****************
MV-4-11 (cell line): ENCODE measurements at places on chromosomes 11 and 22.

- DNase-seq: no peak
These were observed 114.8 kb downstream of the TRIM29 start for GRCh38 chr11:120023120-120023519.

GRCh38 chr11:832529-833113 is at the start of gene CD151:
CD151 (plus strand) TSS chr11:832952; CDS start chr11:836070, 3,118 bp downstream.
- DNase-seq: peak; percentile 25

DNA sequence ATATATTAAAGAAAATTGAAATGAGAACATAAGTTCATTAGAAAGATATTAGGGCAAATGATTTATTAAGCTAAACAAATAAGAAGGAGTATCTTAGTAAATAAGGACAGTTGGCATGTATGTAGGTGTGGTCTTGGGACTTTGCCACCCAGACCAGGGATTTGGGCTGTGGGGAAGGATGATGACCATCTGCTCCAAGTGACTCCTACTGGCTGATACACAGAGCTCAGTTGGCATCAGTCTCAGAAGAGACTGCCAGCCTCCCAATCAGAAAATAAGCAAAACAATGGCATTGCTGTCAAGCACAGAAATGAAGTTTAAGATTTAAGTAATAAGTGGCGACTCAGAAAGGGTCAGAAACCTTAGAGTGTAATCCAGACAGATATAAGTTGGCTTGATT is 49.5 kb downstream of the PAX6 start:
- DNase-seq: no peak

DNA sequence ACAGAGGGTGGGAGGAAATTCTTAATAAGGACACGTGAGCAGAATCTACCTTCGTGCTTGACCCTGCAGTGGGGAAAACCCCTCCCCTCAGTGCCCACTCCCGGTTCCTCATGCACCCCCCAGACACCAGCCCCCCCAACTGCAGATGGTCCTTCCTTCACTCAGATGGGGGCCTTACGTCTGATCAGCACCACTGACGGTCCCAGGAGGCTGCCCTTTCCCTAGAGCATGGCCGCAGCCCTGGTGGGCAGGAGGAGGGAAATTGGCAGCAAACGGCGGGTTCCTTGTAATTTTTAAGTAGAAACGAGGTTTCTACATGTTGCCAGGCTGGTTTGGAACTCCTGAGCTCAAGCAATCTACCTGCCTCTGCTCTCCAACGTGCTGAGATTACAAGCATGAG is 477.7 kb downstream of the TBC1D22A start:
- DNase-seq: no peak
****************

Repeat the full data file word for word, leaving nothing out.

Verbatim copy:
MV-4-11 (cell line): ENCODE measurements at places on chromosomes 11 and 22.

- DNase-seq: no peak
These were observed 114.8 kb downstream of the TRIM29 start for GRCh38 chr11:120023120-120023519.

GRCh38 chr11:832529-833113 is at the start of gene CD151:
CD151 (plus strand) TSS chr11:832952; CDS start chr11:836070, 3,118 bp downstream.
- DNase-seq: peak; percentile 25

DNA sequence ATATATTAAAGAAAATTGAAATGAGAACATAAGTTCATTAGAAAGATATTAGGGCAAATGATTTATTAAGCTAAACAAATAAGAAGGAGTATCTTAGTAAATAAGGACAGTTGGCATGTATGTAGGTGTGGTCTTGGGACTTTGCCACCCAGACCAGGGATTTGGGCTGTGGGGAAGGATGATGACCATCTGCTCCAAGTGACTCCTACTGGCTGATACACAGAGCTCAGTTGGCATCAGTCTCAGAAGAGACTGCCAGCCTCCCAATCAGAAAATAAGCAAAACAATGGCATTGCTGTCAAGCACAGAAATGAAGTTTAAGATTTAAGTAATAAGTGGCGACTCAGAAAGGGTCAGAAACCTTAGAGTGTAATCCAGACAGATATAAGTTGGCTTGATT is 49.5 kb downstream of the PAX6 start:
- DNase-seq: no peak

DNA sequence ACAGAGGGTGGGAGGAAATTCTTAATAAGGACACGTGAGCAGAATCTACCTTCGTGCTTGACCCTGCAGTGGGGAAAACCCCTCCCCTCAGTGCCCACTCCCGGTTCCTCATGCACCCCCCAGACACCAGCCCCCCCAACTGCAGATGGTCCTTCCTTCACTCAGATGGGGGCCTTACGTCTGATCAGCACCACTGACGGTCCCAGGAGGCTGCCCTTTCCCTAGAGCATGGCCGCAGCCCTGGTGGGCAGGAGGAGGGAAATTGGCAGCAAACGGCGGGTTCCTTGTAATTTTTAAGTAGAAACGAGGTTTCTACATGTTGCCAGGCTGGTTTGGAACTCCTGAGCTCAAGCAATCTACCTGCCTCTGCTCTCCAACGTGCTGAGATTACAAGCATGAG is 477.7 kb downstream of the TBC1D22A start:
- DNase-seq: no peak